# The Checker Maven

### An Evening's Study

Study is usually a good thing; it's often an important part of the road to success in many an endeavor, checkers not the least among them. Sometimes, though, it gets a little overwhelming, and we sympathize with the poor student shown above, who seems to have gone into something like "study meltdown."

As today's entry in our Checker School series, we present a problem that the great checker writer Ben Boland called An Evening's Study. We suspect that there's enough material here for much more than a single evening, and we advise you to avoid the fate of our hapless student. Take your time and enjoy rather than trying to cram it all in at once.

A. JACKSON
BLACK

WHITE
White to Play and Win

W:W22,21,12,K7:BK23,13,9,5.

Will you be an "A" student on this one, or will your grade be somewhat lower? It's up to you; put in your study time and then click on Read More to see the solution, sample games, and detailed study notes.

Solution

A. JACKSON
BLACK

WHITE
White to Play and Win

W:W22,21,12,K7:BK23,13,9,5.

As always, the solution, sample games, and lettered notes come from Ben Boland's Famous Positions in the Game of Checkers. Numbered notes are by the editor, using Ed Gilbert's KingsRow computer engine and 10-piece endgame database.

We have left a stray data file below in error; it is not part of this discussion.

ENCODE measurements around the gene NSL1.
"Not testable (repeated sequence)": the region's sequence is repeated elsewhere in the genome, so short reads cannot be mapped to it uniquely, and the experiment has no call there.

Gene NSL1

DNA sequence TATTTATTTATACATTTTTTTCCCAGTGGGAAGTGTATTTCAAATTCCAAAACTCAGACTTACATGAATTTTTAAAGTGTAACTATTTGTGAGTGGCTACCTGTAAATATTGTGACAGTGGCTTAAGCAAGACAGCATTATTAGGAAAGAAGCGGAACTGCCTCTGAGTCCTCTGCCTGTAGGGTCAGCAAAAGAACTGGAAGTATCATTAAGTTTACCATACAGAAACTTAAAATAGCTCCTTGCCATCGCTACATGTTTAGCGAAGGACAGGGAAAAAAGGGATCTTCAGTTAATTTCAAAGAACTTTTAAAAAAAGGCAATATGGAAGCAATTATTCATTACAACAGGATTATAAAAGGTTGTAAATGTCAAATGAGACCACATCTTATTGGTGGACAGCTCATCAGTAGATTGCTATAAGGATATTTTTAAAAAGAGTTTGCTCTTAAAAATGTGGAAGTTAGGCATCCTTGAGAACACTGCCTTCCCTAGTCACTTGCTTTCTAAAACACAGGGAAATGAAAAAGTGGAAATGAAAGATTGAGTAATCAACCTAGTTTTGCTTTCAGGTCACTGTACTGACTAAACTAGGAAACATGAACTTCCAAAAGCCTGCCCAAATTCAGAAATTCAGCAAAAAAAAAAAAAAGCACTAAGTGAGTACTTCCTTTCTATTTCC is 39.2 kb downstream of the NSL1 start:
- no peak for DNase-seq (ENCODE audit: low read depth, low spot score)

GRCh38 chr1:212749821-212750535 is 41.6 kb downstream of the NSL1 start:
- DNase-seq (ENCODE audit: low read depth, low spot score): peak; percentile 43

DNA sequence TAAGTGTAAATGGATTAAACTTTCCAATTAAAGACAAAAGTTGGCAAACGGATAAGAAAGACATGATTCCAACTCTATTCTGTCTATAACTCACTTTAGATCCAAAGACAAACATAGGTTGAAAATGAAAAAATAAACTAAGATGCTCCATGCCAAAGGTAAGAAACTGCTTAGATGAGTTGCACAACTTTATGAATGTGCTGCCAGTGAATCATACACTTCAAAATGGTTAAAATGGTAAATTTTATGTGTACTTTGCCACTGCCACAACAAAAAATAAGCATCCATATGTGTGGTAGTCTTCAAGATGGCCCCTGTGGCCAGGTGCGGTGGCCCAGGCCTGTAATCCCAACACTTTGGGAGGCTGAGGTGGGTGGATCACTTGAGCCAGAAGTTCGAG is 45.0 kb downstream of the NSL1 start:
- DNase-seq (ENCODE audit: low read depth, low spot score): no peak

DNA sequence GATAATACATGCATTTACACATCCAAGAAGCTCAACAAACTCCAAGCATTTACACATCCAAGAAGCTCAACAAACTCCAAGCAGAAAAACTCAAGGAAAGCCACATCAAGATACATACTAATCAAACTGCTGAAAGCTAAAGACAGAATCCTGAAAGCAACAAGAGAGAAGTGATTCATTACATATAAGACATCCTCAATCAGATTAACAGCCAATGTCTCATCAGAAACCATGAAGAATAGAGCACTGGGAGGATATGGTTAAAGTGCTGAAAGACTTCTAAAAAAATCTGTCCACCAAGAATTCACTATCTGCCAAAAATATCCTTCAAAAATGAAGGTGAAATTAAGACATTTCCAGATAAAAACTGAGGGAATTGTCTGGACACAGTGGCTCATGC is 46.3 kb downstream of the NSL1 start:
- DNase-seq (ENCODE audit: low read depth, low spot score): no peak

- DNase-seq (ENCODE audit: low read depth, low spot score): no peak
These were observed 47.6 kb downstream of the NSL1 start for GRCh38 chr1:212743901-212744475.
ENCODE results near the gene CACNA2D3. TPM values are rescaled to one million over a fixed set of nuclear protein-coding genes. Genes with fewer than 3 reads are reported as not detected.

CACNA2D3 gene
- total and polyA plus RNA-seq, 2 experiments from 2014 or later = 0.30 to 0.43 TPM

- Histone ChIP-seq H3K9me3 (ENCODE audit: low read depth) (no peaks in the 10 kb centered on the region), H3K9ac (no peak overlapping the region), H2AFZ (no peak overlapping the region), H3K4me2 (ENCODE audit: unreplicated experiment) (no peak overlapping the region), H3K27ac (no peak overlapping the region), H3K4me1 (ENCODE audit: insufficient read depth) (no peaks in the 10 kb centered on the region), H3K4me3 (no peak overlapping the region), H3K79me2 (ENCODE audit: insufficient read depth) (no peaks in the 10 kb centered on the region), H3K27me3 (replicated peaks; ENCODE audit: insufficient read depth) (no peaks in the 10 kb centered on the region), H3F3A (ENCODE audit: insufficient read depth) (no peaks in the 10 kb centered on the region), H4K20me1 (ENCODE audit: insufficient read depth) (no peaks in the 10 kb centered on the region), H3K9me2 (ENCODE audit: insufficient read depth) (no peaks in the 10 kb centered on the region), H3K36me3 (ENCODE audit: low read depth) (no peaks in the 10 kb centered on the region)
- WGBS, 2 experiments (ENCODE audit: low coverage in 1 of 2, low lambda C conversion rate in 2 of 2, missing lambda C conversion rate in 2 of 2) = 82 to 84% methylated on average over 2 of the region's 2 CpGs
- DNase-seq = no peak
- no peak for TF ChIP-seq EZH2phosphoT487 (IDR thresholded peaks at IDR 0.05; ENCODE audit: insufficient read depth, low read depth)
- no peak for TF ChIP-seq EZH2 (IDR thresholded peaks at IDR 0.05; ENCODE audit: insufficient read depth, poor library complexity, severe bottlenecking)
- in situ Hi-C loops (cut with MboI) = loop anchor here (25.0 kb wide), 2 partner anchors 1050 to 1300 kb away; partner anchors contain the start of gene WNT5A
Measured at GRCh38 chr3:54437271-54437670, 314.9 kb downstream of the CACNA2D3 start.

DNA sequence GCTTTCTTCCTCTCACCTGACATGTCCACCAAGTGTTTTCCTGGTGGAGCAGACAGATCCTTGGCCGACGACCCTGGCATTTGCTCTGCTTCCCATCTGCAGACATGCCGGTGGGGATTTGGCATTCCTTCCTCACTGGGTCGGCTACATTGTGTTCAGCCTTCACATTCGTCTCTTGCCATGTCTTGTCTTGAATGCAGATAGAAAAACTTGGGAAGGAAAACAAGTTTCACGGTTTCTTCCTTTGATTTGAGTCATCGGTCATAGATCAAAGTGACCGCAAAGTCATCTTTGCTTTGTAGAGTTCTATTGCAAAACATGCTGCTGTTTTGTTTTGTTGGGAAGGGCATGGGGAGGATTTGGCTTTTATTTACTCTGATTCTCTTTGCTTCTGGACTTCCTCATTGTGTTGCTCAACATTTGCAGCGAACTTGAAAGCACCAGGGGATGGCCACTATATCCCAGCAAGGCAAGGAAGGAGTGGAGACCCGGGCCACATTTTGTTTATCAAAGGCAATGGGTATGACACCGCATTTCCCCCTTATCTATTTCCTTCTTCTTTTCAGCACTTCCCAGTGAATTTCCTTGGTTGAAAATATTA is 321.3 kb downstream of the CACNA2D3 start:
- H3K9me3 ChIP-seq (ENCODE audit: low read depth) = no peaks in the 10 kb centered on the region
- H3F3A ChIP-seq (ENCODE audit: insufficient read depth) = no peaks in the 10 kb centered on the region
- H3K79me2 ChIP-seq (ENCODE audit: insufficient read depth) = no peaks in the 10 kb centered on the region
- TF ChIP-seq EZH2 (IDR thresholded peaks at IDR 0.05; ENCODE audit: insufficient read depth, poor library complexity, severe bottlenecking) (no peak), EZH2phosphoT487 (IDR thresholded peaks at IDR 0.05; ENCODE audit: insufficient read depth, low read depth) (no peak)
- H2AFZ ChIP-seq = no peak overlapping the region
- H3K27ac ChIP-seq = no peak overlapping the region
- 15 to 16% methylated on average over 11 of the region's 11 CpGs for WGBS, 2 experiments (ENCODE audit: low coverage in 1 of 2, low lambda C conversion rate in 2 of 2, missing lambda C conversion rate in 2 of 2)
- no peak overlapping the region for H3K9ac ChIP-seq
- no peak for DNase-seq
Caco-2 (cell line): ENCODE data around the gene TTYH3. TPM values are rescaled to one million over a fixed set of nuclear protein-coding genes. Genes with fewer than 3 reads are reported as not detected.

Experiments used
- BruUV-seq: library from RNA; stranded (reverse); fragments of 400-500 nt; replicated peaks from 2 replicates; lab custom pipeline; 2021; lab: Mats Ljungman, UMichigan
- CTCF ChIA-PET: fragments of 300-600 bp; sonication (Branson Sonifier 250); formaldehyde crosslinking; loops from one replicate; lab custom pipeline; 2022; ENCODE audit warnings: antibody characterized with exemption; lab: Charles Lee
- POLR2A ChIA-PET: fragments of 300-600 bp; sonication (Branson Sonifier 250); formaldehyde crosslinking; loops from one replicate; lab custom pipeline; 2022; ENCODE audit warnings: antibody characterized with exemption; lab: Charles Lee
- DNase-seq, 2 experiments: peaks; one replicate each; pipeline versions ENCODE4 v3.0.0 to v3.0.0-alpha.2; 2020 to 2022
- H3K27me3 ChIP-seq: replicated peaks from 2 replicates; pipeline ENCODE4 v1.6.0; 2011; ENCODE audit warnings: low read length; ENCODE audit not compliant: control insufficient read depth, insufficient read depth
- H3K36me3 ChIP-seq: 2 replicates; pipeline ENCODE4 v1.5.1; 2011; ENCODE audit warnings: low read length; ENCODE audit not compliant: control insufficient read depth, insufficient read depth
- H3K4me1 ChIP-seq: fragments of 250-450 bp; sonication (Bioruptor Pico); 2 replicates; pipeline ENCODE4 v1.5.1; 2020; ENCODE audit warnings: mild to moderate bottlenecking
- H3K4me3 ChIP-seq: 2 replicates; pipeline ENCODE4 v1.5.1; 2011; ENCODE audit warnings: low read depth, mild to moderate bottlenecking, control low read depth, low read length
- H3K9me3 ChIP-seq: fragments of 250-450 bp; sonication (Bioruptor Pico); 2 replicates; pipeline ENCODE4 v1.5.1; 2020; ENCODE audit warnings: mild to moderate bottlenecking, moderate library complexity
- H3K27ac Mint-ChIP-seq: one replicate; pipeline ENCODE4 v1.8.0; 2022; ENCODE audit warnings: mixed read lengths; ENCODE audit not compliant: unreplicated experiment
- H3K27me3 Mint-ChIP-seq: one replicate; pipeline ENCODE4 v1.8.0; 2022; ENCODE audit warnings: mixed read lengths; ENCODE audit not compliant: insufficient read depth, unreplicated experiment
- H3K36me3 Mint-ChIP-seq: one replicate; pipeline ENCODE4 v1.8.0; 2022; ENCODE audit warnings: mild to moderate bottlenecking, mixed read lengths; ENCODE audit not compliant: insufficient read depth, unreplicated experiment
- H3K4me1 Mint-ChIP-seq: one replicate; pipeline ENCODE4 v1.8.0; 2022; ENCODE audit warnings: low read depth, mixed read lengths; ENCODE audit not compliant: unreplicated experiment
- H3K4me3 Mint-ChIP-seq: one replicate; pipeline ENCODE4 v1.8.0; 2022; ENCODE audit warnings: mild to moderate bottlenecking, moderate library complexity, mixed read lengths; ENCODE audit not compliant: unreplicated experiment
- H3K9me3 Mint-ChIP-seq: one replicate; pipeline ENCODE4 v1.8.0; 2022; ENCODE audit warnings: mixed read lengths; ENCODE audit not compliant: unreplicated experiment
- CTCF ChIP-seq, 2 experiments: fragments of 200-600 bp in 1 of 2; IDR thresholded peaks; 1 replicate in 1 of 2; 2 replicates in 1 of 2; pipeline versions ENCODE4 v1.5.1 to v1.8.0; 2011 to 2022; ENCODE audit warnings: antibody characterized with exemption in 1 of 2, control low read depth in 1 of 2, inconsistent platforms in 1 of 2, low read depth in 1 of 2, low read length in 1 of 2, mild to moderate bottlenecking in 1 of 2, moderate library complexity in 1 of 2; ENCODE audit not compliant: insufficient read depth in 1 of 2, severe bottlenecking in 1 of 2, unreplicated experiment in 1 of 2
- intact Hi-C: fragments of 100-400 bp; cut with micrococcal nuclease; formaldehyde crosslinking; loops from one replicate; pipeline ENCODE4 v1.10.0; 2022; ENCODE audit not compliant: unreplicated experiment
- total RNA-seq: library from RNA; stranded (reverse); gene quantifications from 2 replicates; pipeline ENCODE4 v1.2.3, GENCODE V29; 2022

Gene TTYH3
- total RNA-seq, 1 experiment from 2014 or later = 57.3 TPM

7-10---A, 23-19, 12-8, 19-16, 10-7*, 16-19, 8-3, 19-23---B, 7-10, 23-19, 3-8, 19-23---C, 8-12*, 23-19, 10-7*, 19-23, 7-11, 9-14---D, 12-16*, 23-26, 11-7, 26-17, 7-10, 14-18---2, 21-14, 13-17, 16-19, 18-22, 10-6*---3, 22-25, 6-9, 25-30, 9-13, 17-22, 19-23, 22-25, 6-9, 25-30, 9-13, 17-22, 19-23, 22-25, 13-17, 25-29, 17-21, 29-25, 23-18. White Wins---4.

Game: 10-14, 24-20, 11-15, 22-17, 6-10, 17-13, 1-6, 25-22, 14-18, 23-14, 9-25, 29-22, 15-19, 22-17, 8-11, 27-23, 4-8, 23-16, 12-19, 32-27, 8-12, 26-23, 19-26, 30-23, 10-15, 27-24, 15-18, 23-14, 6-9, 13-6, 2-18, 17-14, 18-22, 21-17, 22-25, 17-13, 7-10, 14-7, 3-10, 31-26, 25-30, 26-23, 30-26, 23-18, 10-14, 18-9, 5-14, 13-9, 14-17, 9-6, 17-21, 6-2, 26-23, 2-6, 21-25; 6-10, 25-30, 10-14. Forms above position, colors reversed, at 10th move. F. Dunne.

Game: 11-15, 23-19, 9-14, 22-17, 8-11, 25-22, 11-16, 24-20, 16-23, 27-11, 7-16, 20-11, 3-7, 28-24, 7-16, 24-20, 16-19, 29-25, 2-7, 26-23, 19-26, 30-23, 7-11, 23-19---E, 4-8, 32-28, 5-9, 17-13, 14-18, 22-15, 11-18, 31-27, 8-11, 27-24, 18-22, 25-18, 10-15, 19-10, 6-22, 13-6, 1-10, 21-17, 22-26---F, 17-13, 26-31, 13-9, 31-26, 9-6, 26-23, 6-2, 10-14, 2-6, 14-17, 6-10, 17-22, 10-14, 22-26, 14-17, 26-31, 17-14. Forms above position, colors reversed, at 10th move. M. E. Pomeroy beat A. Jordan, 50th Game, Match Games, 1913.

Game: 11-15, 24-19, 15-24, 28-19, 9-14, 22-18, 5-9, 26-22, 7-11, 27-24, 11-15, 18-11, 8-15, 22-18, 15-22, 25-18, 4-8, 29-25, 8-11, 25-22, 10-15, 19-10, 6-15, 23-19, 14-23, 19-10, 11-16, 24-19, 9-13, 19-15, 16-19, 22-18, 12-16, 15-11, 19-24, 18-15, 16-19---G, 11-8, 3-12, 15-11, 23-27---H, 32-16, 12-19, 10-7, 24-28, 7-3, 28-32, 11-8, 32-28, 8-4, 2-6---I, 3-7, 28-24, 30-26, 6-9, 26-23, 19-26, 31-22, 24-19, 7-10, 19-23, 4-8, 1-5, 8-12---J. Forms above position, at 13th move. J. H. Laishley vs. N. W. Banks, Game No. 3, the Checkergram, Oct. 1931.